South-Western College Publishing - Economics  
Chinese Construction Curbed
Subject Comparative Statics
Topic Supply and Demand/Equilibrium
Key Words Deflation, Prices, Employment, Welfare Benefits, Goods, Minimum Prices, Interest Rates, Imports, Demand, Exports
News Story

The Chinese economy is experiencing deflation, that is constantly falling prices. The cause is deteriorating consumer confidence: people believe that the economy will weaken, leading to reductions in employment and lower welfare benefits including pensions.

The Chinese authorities have decided to ban the construction of new factories that would produce consumer goods, such as refrigerators and air-conditioners, as well as those that would make goods such as candy and liquor. The construction of new stores, offices, luxury hotels, and apartment buildings is also being banned. The intention is to halt the fall in prices. It is unclear whether the directive will be respected.

Previous strategies have not been very successful. Industry regulators have tried to enforce minimum prices. The financial authorities have reduced interest rates, hoping that consumers would spend more.

A further alternative might be to devalue the Chinese currency, the yuan. By increasing the price of imports, domestic and foreign demand for Chinese goods would increase. However, such a move might shake foreign confidence and Chinese exports are growing fast in any case.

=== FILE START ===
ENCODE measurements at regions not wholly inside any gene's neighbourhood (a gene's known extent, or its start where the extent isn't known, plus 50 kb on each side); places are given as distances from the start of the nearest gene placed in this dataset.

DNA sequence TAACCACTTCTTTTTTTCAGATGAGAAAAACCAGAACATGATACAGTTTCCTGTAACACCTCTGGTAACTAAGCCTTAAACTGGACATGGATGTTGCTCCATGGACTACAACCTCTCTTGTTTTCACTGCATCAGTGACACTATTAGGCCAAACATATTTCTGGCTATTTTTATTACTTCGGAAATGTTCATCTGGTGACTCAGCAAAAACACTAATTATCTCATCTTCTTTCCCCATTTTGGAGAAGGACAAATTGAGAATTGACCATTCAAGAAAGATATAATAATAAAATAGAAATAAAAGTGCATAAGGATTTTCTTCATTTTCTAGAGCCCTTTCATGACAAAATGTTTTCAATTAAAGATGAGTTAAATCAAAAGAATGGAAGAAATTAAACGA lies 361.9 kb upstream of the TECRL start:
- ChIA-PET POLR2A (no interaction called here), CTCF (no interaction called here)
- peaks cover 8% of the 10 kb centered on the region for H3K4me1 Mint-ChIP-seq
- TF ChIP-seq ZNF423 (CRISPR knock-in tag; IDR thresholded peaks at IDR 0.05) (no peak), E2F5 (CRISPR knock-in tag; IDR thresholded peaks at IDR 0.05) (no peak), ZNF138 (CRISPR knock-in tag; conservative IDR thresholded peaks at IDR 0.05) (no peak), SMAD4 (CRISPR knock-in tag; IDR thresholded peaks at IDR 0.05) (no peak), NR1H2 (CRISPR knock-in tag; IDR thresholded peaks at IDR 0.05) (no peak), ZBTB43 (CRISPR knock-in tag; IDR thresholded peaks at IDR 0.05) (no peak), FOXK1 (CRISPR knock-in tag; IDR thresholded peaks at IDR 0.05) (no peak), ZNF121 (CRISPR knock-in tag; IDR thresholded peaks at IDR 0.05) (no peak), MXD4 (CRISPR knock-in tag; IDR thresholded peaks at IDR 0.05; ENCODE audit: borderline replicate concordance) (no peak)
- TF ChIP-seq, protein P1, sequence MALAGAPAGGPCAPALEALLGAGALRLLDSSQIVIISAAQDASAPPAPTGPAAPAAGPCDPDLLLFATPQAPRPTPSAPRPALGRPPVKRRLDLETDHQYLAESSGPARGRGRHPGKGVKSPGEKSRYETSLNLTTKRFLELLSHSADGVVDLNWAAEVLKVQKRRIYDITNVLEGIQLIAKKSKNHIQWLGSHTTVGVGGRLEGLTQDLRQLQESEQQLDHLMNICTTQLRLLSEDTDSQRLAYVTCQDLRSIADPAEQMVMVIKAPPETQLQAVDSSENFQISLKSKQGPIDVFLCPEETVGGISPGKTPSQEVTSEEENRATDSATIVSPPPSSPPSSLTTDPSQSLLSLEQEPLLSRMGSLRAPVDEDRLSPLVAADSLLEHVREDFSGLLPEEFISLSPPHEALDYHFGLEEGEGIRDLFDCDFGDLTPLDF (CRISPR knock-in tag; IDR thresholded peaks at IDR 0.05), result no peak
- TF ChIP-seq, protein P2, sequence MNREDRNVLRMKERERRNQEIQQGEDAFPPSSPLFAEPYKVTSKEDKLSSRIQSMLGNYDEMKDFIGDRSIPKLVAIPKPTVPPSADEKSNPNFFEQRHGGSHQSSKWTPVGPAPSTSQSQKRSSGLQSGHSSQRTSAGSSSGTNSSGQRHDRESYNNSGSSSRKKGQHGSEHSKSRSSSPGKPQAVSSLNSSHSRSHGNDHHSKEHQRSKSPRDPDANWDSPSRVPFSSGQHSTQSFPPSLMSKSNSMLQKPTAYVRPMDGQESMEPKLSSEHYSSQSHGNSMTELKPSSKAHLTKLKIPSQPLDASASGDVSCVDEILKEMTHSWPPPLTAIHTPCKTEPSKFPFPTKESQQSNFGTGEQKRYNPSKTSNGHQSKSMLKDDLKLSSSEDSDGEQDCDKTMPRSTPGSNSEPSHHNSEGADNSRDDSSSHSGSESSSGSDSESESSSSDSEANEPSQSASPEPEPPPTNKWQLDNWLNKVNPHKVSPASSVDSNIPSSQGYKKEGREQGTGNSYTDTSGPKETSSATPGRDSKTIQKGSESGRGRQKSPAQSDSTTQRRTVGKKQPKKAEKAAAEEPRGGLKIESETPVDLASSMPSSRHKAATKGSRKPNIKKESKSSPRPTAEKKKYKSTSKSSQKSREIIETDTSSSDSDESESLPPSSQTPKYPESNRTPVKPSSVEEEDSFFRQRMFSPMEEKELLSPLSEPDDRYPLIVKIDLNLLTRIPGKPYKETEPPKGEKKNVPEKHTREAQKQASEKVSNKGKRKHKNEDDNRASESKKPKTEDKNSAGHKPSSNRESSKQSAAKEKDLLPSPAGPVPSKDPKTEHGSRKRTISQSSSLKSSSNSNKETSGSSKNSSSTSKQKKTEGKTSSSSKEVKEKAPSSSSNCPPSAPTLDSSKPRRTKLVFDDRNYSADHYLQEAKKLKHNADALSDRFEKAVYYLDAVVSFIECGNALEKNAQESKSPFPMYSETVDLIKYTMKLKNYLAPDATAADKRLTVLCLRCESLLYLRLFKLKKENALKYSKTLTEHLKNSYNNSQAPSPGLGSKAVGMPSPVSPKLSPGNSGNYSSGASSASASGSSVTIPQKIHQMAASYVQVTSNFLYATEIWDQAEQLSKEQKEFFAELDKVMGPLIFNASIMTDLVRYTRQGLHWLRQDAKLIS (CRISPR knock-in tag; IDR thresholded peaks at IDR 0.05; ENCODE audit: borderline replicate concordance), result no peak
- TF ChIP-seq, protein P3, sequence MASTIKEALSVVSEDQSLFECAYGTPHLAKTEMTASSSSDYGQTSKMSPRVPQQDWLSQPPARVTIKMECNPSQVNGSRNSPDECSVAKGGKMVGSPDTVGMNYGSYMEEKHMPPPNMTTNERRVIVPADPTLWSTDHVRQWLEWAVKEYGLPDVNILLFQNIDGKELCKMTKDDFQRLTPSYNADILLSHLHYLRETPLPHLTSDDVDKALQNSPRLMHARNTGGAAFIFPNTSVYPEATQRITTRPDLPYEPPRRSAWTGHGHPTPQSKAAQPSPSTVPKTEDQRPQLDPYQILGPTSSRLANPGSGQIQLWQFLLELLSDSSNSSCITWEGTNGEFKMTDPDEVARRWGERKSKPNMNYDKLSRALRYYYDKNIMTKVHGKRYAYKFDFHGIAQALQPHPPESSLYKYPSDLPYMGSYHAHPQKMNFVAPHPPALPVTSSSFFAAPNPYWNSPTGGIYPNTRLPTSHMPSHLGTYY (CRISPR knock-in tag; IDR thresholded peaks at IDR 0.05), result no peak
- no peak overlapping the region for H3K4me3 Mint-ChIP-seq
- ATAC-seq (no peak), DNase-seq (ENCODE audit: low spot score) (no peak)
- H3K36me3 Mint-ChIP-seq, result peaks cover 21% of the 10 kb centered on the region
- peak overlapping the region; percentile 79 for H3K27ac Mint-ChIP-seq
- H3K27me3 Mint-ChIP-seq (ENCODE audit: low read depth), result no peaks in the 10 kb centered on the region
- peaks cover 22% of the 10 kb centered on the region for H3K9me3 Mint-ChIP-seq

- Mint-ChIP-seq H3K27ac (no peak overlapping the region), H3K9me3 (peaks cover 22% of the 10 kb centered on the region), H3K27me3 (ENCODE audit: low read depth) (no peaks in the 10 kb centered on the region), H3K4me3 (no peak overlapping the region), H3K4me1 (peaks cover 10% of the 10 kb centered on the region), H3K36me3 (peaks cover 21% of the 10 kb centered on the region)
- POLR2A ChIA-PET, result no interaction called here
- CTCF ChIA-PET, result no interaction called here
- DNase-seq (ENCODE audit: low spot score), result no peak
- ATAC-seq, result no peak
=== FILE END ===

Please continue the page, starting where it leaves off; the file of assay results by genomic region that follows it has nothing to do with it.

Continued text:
(Updated October 1, 1999)

Questions
1. a)Draw a supply and demand diagram of the market for Chinese consumer goods. Show the initial equilibrium price and quantity.
  b)Show the effect of a reduction in income on the equilibrium price and quantity of consumer goods.
2. In the past, interest rates were lowered to stop the deflation.
  a)Which determinant of demand was intended to be affected? Explain.
  b)What should have happened to the equilibrium price level and why? Illustrate in a new diagram of the consumer goods market.
3. The current policy is to ban the construction of new factories that would make consumer goods.
  a)Which curve would be affected and why?
  b)How would that curve move? Illustrate in another supply and demand diagram.
  c)If the policy is successful, what will happen to the equilibrium price? Show this on your diagram.
4. A future possibility would be to devalue the currency, making imports by the Chinese more expensive.
  a)Which determinant of the demand for Chinese consumer goods would be affected? Why?
  b)How would this affect the demand for Chinese consumer goods by Chinese consumers? Show the effect graphically in another supply and demand diagram of the Chinese consumer goods market.
  d)What would happen to the equilibrium price? Illustrate your answer.
Source Seth Faison, "Fearing Deflation, Chinese Set Limits On New Factories," The New York Times, August 19, 1999.

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